You are allowed to dive and fish anywhere around Tobago. Before you dive, the boat is inspected; and there are inspectors available in Scarborough, Pigeon Point, Charlotteville and Castara. Weighing takes place at Castara in the evening; you can bring the fish back by boat or by road, but all fish must be kept on ice.

This was a very good year; we weighed over 1000 pounds of fish. We sell the fish to cover costs; and the balance goes to charity, a home for the elderly.

Castara is the host for the Challenge because we were treated well there from the beginning. We choose two days on a long weekend, so that the occasion attracts people who also come to support the divers. The weekend has to coincide with the moon in the first or last quarter when the sea is calm with the slackest current.

So yes, it is a festive weekend in Castara, and the village benefits from an influx of business for a couple days.

Our top fishermen this year were Josh Lewis and Brett Thompson, both from Trinidad. Richard Parkinson from Tobago is usually in the top three. (See who topped the Challenge in all categories attached.)

Take the free diving course; this is available in Trinidad as well as Tobago. I started spearfishing as a kid, went away to school and got back into it in 2005: that’s over 25 years! Now, I usually get in a good dive once a month. If I go out on a boat, it's to St Giles, Speyside, the rigs in Scarborough, anywhere around Tobago. I did shoot my biggest fish on a near shore dive, in Little Englishman’s Bay, a 60-lb cobia. I dive in my comfort zone, I’m not trying to set any records so I don’t push myself. Men like Josh Lewis and Brett Thompson may go beyond 100 feet deep and spend two minutes underwater. To do that, you must be physically fit. You must be disciplined. (Pat Ganase)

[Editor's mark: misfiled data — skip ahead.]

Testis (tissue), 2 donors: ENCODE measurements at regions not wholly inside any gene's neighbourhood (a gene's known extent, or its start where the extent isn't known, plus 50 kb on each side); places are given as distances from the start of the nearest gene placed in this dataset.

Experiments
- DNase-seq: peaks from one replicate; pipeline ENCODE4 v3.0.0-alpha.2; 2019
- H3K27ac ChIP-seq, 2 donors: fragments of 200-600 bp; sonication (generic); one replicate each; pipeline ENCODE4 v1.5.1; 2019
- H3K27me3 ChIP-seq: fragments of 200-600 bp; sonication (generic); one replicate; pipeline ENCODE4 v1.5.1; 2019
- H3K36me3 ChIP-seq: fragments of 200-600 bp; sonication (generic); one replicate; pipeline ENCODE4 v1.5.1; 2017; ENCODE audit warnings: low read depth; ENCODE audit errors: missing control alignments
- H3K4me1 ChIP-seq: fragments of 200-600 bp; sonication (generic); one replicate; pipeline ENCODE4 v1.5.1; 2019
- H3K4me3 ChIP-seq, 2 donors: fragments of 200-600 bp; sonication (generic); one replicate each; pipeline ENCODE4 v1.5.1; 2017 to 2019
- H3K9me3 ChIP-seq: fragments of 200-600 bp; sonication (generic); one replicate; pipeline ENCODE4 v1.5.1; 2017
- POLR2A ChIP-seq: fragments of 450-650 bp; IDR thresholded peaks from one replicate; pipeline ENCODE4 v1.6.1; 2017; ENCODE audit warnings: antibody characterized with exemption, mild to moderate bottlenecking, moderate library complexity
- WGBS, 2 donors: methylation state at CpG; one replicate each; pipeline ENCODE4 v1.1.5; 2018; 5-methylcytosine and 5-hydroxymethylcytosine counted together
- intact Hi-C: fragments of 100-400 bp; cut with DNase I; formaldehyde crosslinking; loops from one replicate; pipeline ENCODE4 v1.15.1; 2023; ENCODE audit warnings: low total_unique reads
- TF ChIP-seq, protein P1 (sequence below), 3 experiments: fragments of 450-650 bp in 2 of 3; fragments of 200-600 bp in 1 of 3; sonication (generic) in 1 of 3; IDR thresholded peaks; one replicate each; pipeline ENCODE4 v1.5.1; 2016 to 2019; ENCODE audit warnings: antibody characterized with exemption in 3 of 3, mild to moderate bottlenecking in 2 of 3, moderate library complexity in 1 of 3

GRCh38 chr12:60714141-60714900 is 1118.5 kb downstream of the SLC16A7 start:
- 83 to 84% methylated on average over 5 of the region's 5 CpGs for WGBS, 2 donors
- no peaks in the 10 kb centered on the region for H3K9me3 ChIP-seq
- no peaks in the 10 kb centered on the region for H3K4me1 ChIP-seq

Edmund Alley: 49.55lb barracuda
Lehron Brooks: 45.1 lb Cubera snapper
Josh Lewis: 31.95lb barracuda
Dillon Ragoonath: 29.8lb pompano
Brett Thompson: 27.95lb horse eye cavalli
Maurice Aboud: 27lb barracuda
Tony Chameley: 26.3lb barracuda
Richard Parkinson: 24.75lb barracuda
Marc Jaikeran: 20.8lb pompano
Allon Williams: 20lb horse eye cavalli

Josh Lewis, 407.45
Brett Thompson, 377.35
Richard Parkinson, 263.8

Anthony James

Danielle Bachew

Richard Parkinson
Edmund Alley
Stephan Berkley
Josh Lewis
Aldo Abraham
Lehron Brooks with one of the heaviest fish in the tournament, a Cubera snapper

Maurice Aboud, barracuda

Edmund alley, barracuda, heaviest fish caught

Phillip Almandoz presents prize for most points to Josh Lewis

Danielle Bachew, lone woman

Anthony Graham, largest lionfish

Anthony James, junior champion,

Josh Lewis, crevalli jack

Richard Parkinson, yellow jack

Dillon Ragoonath, pompano

Brett Thompson, mutton snapper

Brett Thompson, horse eye cavalli